No way could I blame the disappearing little green figs on the rabbits. Every fall, after the fig tree drops its leaves, it holds onto a second crop of small, hard green figs that never develop. Later we rake up a lot off the ground, but I’ve noticed squirrels in the tree making off with the rest.

After the peas are up several inches, I can move the netting onto the blueberries. Small birds still figure out intricate, secret routes underneath the netting, but I manage to save some for myself this way.

The August a flock of crows was slashing their way through my beeautiful juicy yellow pears was also the month a crow died in my neighborhood–by sheer coincidence, I swear. When we hung the two wings in the tree, the crows shrieked for a time, and then left. I hange those two wings each summer and I’ve never seen a crow in the tree since.

One summer I saw signs from a bear underneath an old apple tree that had several broken limbs. Every few years a few beautiful deer wander through and sample from the different apple trees. I figure they’re comparison shopping.

The wildlife and I exist side by side. I love seeing them all, even the crows. We enjoy trying to outwit each other, making life entertaining for all of us critters.

Looking Back and Stepping Ahead

IncomingTide

My high school speech teacher Mr. R. liked me. No, not in that way. In a fatherly, interested way. He gave me extra attention and advice. He liked the speeches I wrote. I got A’s in his class and in a number of my other classes, and was taking some college prep classes.

One day he called me aside to chat about a speech. He hoped I was making plans for what I would be doing after high school. And then he suggested what he thought would be the perfect career for me–I should become a stewardess! His daughter had done that and it would be perfect for me, too. I could travel the world and meet a handsome pilot, get married and have a family.

I remember my feelings to this day. Confusion. Embarrassed perhaps? Did he not think I was capable of going to college? My parents had always expected I was headed to college, but perhaps they were wrong. Mr. R. would know better than they. Maybe I wasn’t “college material.” Today I know that I was experiencing shame–I never told my parents, nor did I mention it to any friends.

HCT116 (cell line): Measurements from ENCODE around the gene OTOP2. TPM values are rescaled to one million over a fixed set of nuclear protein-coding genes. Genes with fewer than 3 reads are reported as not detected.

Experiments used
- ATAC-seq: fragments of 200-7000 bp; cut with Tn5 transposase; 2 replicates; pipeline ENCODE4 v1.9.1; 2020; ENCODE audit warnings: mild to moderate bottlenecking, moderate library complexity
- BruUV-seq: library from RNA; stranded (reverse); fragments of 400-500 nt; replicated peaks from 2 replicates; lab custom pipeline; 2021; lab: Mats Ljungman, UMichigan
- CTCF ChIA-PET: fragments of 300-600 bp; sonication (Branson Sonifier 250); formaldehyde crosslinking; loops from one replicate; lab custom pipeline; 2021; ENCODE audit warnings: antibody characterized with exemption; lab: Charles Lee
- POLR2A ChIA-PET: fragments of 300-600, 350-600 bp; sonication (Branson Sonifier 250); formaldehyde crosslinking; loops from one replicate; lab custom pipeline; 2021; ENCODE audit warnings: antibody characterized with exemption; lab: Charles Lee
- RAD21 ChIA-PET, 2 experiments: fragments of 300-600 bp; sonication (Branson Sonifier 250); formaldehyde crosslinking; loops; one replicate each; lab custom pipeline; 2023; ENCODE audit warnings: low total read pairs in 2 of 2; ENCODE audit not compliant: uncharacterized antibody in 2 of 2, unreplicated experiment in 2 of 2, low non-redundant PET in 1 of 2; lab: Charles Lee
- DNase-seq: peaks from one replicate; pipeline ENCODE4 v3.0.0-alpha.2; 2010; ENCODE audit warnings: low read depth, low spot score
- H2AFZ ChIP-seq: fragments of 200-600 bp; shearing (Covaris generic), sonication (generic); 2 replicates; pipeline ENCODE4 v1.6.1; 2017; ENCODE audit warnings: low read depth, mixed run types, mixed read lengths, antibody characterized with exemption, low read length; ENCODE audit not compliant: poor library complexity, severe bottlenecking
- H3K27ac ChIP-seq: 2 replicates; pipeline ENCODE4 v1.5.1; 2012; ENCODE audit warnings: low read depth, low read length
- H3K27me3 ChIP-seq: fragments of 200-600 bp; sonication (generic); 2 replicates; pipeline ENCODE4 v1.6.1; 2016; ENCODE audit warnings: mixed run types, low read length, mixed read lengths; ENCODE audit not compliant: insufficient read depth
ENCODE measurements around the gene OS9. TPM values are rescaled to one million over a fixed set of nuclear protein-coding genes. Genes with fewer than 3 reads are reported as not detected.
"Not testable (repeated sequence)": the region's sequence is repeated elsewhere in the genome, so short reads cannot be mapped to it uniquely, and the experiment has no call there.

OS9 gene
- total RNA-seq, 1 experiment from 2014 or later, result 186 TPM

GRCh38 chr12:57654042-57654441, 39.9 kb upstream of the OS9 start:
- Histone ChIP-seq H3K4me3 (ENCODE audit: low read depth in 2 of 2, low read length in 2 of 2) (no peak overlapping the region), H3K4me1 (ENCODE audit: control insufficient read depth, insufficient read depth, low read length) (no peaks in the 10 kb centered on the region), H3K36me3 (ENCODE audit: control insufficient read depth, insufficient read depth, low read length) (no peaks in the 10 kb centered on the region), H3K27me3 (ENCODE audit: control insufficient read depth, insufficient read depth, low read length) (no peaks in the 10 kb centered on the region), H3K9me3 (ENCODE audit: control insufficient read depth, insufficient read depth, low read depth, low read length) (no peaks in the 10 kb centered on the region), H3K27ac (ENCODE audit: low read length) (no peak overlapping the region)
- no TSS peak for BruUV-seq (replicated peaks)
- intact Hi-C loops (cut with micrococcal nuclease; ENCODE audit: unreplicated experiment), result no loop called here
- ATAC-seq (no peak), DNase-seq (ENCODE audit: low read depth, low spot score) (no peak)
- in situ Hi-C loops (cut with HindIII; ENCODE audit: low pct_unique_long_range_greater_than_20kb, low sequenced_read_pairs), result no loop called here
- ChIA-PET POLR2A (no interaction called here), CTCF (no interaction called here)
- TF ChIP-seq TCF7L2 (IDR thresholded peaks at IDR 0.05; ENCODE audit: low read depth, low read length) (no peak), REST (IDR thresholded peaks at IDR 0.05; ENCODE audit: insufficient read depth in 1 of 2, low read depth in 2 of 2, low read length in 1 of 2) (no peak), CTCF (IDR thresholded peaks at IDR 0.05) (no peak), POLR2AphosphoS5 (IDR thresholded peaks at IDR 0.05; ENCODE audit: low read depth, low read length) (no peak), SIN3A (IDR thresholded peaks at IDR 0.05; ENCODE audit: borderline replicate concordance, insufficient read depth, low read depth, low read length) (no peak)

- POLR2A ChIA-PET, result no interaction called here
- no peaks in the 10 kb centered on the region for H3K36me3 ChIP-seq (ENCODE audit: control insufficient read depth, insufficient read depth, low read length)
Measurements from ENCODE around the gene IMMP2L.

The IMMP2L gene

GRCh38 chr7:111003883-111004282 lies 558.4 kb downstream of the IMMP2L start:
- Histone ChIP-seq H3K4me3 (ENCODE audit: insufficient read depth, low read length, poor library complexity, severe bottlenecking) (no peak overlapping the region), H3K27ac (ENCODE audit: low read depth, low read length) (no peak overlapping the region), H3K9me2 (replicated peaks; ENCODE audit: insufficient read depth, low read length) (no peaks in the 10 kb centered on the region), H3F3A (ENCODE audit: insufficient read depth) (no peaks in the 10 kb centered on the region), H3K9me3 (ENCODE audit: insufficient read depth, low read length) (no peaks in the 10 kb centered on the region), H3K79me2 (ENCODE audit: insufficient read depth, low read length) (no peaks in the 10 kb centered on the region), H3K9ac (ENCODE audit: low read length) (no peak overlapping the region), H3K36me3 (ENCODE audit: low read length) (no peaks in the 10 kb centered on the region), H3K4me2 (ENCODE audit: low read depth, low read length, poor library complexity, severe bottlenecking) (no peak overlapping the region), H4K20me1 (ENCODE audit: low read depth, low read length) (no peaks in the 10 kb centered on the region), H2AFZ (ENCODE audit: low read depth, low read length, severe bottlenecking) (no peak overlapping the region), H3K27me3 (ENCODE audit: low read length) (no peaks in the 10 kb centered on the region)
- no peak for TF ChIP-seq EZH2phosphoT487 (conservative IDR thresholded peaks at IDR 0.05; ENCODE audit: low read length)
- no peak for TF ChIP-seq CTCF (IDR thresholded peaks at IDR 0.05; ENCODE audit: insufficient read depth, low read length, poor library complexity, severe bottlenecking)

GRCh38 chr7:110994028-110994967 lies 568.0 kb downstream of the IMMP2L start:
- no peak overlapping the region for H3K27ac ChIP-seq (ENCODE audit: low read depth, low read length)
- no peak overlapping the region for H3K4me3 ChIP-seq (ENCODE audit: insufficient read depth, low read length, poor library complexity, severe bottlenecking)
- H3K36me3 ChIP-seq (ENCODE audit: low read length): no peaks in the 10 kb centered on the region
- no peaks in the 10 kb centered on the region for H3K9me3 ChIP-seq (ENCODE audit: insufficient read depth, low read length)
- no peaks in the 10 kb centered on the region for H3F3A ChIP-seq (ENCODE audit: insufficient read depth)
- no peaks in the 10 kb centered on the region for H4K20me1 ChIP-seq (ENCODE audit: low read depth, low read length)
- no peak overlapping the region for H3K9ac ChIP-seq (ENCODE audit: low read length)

However, in kind of a perverse way, he was correct. I remember reading a study about 25 years ago reporting that women coming out of college had lower self-esteem than women who did not go to college. Counter-intuitive, right? Not really. Those college women saw the guys around them having all kinds of careers to choose from. When I went to college in the early ’60’s, I could graduate and become a teacher, nurse or social worker. That was pretty much it. Perhaps there were some women in the business classes, but I don’t remember many. The women doing well in science were generally heading into teaching careers. There were exceptions, of course, but not many.

Much has changed for women today, thanks to those “nasty women libbers” who ranted, raved, marched, and demanded. They carried signs. Yes, they may even have “shrieked,” and did they really burn bras? Whatever. They got the job well under way. Some worked so quietly behind the scenes that we never noticed them. They were strident and they were powerful.

This weekend of President’s Day, I am not celebrating our presidents. We seem to have sunk to a new low when it comes to presidents. I am celebrating all those women (and some outspoken men, too) who continue to push for equality. Thanks to them, my grand-niece who was born this month can choose from all those careers. Yes, she can become a stewardess. However, if she chooses not to go to college, she will not be expected to automatically marry and bear children.

Me? I had a strong woman as a mother who would never have allowed me NOT to go to college. I listened to her instead of Mr. R.